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Bob Dylan: Forever Old


Bob Dylan, born Robert Allen Zimmerman in 1941, has won the Nobel Prize in Literature, 2016.  He now joins the ranks of American authors Toni Morrison, John Steinbeck, and Ernest Hemingway, also recipients of this honor. He is welcome into the fellowship of the Jewish Saul Bellow, Isaac Bashevis Singer, and Patrick Modiano (on his father’s side).

On, Ilan Preskovsky offered Dylan an unqualified “Mazal tov,” and reminded readers that Bob was “born to a fairly observant Jewish family,” and “had a decidedly Jewish upbringing.” (Preskovsky seems to forgive Dylan for the unfortunate detour into evangelical Christianity.) This encomium, like all those in the Jewish press, mentions the simple and haunting “Forever Young” as having its origin in the Biblical priestly blessing. However, perhaps it is time to begin honoring Bob Dylan with the very Jewish virtue of age.

Dylan is now a member of a different and venerable club, of old Jewish men who have become iconic figures of cultural and personal longevity. (He should live to be a hundred and twenty!)

In a recent David Remnick profile in The New Yorker of Dylan’s almost landsman Leonard Cohen, another prophetic songwriter from just slightly farther north, Dylan analyzes the brilliance of his Canadian friend.  Cohen, Dylan explains, is not principally a chronicler of depressing experiences, but an author of lyrical dialogues in the mode of Irving Berlin.  Berlin, born Israel Beilin in 1888, by the time of his death at the age of 101, had written several of the greatest anthems of popular music by holding the listener’s attention, “as if he’s holding a conversation and telling you something, but him doing all the talking, but the listener keeps listening.”  Dylan describes Cohen as engaged in the ongoing dialogue in which he himself has participated with listeners for more than fifty years, the same one featuring Berlin’s melancholy question, “What’ll I do with just a photograph/to tell my troubles to/When I’m alone/with only dreams of you/that won’t come true/What’ll I do?”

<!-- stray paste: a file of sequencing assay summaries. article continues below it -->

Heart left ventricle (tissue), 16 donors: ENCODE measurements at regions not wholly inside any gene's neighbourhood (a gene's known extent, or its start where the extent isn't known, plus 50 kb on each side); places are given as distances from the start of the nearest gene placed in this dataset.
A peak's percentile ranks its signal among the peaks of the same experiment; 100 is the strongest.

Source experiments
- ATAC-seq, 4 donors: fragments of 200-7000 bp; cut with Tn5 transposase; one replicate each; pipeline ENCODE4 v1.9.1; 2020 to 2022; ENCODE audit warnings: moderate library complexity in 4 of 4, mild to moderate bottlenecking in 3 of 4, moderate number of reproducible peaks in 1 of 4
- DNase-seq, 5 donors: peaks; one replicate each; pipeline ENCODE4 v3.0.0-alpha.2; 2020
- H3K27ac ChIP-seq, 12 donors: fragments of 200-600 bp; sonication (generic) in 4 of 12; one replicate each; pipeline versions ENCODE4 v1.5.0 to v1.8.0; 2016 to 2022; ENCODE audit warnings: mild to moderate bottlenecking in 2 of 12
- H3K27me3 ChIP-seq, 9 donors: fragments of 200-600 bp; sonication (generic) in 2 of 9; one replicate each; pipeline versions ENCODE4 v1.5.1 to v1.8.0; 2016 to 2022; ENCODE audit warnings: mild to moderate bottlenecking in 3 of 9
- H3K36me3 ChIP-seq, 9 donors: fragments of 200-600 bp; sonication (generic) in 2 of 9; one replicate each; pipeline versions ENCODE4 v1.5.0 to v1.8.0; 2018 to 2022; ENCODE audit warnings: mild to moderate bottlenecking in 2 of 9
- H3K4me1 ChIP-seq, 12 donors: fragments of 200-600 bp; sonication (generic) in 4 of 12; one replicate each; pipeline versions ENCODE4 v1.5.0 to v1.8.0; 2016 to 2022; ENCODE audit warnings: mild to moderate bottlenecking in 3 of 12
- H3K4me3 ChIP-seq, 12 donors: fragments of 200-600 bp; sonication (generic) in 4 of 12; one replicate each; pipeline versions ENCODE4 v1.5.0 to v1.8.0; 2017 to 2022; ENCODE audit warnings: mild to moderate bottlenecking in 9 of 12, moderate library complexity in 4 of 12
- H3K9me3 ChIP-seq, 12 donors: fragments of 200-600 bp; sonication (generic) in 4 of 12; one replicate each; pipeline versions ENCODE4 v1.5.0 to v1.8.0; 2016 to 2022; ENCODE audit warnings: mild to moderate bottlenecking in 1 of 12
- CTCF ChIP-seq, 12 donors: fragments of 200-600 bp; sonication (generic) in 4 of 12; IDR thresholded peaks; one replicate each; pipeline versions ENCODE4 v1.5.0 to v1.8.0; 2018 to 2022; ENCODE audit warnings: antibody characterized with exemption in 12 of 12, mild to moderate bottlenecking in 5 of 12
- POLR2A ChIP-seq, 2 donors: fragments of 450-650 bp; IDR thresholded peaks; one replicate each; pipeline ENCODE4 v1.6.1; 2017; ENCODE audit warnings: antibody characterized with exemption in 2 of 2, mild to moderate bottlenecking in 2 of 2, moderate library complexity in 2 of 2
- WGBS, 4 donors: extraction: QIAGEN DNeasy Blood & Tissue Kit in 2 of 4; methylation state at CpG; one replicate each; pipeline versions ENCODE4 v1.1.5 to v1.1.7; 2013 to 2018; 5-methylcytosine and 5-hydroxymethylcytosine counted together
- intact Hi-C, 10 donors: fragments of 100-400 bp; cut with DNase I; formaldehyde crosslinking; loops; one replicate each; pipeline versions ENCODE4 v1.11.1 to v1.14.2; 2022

Then there is Ira Gershwin, (Israel Gershowitz, 1896-1983) whose brief partnership with his brother George ended with his sad poem to a musician who indeed, dying at the age of thirty-nine, was “forever young.” (“The Rockies may tumble/Gibraltar may crumble/they’re only made of clay/but, our love is here to stay”).

How about Yip Harburg (Isadore Hochberg, 1896-1981)?  His meditation on the elusive nature of dreams, accompanied by the minor key notes of Harold Arlen, (Hyman Arluck), reflects the sadness of the Jewish immigrant experience as well as the human inability to ever reach the symbol that rewarded Noah after the flood, “Somewhere over the rainbow/skies are blue/and the dreams that you dare to dream/Really do come true.”

There are many Dylan lyrics which allude to Jewish experiences, from Abraham’s defiant challenge to God in “Highway 61 Revisited” to the perennial quest for freedom in “Blowin’ in the Wind,” a song which captured in some part the struggles of the Civil Rights movement in which he participated.

Yet somehow, “Forever Young,” a reassuring patriarchal prayer, encloses in its brief verses the true experience of a Jewish parent, or any parent, trying to extend wisdom to a child. Because we don’t want that child, or grandchild, to stay “forever young.” We want him or her to eventually be old, stable, and secure.

We know that our child will pass through the bitterness of “Positively Fourth Street,” the chaos of “Subterranean Homesick Blues,” and the romanticism of “Boots of Spanish Leather.” Like Jacob climbing the ladder and attaining a new adult identity, we want him or her to know the truth, the light, and courage listed as essential in Dylan’s song.  

Image: Xavier Badosa via Flickr

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